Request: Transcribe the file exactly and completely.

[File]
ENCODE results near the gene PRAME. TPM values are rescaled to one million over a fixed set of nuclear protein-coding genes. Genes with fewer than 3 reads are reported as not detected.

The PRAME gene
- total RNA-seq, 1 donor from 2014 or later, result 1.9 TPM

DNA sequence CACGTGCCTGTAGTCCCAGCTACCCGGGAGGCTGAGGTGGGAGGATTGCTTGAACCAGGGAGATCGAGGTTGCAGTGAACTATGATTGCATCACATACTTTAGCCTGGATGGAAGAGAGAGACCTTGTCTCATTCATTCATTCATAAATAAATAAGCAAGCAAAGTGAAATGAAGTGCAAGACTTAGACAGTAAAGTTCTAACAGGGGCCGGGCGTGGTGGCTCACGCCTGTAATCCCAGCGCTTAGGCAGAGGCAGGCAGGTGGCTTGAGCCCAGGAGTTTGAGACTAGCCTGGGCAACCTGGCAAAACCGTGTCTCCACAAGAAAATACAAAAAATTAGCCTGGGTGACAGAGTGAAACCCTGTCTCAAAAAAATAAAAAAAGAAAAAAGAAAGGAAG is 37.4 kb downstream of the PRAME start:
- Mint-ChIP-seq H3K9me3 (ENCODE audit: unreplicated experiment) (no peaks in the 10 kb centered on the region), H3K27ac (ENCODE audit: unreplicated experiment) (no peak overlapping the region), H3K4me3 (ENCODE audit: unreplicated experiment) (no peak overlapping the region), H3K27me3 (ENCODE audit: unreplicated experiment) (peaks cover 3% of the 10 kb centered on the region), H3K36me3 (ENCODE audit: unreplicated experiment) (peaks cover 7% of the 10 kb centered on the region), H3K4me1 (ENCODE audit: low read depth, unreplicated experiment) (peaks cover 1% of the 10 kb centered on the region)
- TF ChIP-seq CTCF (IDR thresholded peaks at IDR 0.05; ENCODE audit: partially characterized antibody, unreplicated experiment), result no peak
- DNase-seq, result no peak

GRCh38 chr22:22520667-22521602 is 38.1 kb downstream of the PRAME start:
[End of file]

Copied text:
ENCODE results near the gene PRAME. TPM values are rescaled to one million over a fixed set of nuclear protein-coding genes. Genes with fewer than 3 reads are reported as not detected.

The PRAME gene
- total RNA-seq, 1 donor from 2014 or later, result 1.9 TPM

DNA sequence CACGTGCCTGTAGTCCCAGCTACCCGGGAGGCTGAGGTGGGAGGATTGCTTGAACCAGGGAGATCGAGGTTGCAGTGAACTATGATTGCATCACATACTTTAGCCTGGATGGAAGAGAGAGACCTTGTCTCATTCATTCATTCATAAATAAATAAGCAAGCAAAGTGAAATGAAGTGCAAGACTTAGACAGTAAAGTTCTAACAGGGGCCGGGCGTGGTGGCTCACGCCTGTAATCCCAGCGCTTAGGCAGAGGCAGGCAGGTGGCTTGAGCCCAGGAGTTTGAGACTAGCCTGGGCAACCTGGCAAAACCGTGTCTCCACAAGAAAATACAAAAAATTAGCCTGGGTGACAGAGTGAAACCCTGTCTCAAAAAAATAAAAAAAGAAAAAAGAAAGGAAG is 37.4 kb downstream of the PRAME start:
- Mint-ChIP-seq H3K9me3 (ENCODE audit: unreplicated experiment) (no peaks in the 10 kb centered on the region), H3K27ac (ENCODE audit: unreplicated experiment) (no peak overlapping the region), H3K4me3 (ENCODE audit: unreplicated experiment) (no peak overlapping the region), H3K27me3 (ENCODE audit: unreplicated experiment) (peaks cover 3% of the 10 kb centered on the region), H3K36me3 (ENCODE audit: unreplicated experiment) (peaks cover 7% of the 10 kb centered on the region), H3K4me1 (ENCODE audit: low read depth, unreplicated experiment) (peaks cover 1% of the 10 kb centered on the region)
- TF ChIP-seq CTCF (IDR thresholded peaks at IDR 0.05; ENCODE audit: partially characterized antibody, unreplicated experiment), result no peak
- DNase-seq, result no peak

GRCh38 chr22:22520667-22521602 is 38.1 kb downstream of the PRAME start: